Mother's column: the miracle of breeding birds


Christian Life

Neline, CNE.news

Cropped photo from Wikimedia Commons, MC Costa and CAB Medolago

It all starts with a homework assignment from Martha. She has to watch breeding birds via a live stream on the website of the Vogelbescherming (Bird Protection organisation in the Netherlands) and answer some questions about it. Via webcams, people can watch the bird families 24 hours a day. That way, we stand face to face with the miracles of creation.

Martha's homework is long done, but we keep returning to the website. I learn a lot from it myself too. For example, a black bird whose head is not entirely black but also grey is not a crow but a jackdaw. The jackdaws do not look too friendly at the first encounter. They have piercing eyes and a curved beak. But the loyalty of the female is remarkable. Continually she breeds her eggs. Also, the male is very caring; every time he appears at the nest. Sometimes he brings some twigs to make it even more beautiful; other times, he feeds the female.

Furthermore, a nest with blackbirds draws our attention. Every time the mother or father appears, the baby birds chirp and open their beaks incredibly wide. During the whole day, the parent birds feed them worms. No wonder they grow like weeds. After efleven days, the nest is empty. The birds are gone. Fortunately, the special moment is recorded, and we can replay the time that the blackbirds jump out of the nest.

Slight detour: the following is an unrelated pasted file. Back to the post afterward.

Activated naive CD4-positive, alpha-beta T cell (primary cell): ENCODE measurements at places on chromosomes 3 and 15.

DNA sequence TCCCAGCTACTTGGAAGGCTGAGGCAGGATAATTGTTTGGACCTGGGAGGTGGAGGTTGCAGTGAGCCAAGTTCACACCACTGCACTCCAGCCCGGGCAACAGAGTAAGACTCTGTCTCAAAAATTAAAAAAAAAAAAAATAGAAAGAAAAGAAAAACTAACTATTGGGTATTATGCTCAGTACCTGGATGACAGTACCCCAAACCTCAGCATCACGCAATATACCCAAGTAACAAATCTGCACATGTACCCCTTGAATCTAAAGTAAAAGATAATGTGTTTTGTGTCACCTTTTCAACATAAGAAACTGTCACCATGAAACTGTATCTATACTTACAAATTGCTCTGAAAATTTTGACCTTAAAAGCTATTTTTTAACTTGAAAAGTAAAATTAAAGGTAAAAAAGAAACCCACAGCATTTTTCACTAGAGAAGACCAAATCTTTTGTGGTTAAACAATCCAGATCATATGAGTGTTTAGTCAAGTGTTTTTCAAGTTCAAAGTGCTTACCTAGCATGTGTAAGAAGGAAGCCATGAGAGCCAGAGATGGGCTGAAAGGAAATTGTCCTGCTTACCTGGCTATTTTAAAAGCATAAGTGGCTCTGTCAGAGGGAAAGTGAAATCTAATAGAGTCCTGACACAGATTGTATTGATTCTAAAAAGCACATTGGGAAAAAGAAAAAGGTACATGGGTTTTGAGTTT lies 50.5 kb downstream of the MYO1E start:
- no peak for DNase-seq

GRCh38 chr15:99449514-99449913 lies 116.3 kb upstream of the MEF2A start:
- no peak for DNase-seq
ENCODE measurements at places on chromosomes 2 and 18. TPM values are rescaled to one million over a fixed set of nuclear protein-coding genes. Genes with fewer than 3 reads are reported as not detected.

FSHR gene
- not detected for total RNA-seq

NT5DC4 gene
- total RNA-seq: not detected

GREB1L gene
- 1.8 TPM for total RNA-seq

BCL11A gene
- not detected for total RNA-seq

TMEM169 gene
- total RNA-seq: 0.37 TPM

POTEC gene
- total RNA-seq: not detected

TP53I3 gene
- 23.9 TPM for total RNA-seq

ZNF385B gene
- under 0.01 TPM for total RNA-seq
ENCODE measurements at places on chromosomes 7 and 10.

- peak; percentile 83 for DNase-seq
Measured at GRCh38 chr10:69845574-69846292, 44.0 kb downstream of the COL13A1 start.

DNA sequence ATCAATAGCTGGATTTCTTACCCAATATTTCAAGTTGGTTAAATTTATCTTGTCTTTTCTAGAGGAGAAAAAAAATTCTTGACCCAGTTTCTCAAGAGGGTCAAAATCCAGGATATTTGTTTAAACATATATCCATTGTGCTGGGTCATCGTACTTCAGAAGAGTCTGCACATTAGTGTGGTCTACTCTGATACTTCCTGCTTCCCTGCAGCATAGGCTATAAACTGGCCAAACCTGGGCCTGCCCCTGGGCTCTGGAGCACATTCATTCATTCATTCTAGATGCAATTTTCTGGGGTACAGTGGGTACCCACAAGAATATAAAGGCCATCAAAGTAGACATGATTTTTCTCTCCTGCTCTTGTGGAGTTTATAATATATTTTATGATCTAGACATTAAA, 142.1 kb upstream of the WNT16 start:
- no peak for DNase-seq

Neline is married and the mother of five: Martha (8), Abel (6), Jolijn (5), Reinout (3) and Sifra (0).

Our next object of interest is the peregrine falcon. One day, four cute white baby birds break out of the orange eggs. Not everything is that cute: we see father falcon bringing in a young bird – it even seems to be a blackbird. Mother falcon tears the prey skilfully into tiny pieces and divides them to the little birds.

And then, the nest with the jackdaws – our jackdaws – is hit by a disaster. A stone-marten breaks into the nesting box and devours both the eggs and the mother jackdaw. Together with the children, I emotionally watch the live stream from the nesting box, where only a few feathers and twigs are left.

The book of nature contains shocking images. I talk a bit more about it with the kids. Sin destroyed so much! Creation groans. But one day, everything will be new. Then death is swallowed up in victory. Then both the stone marten and the jackdaw will live in peace together.



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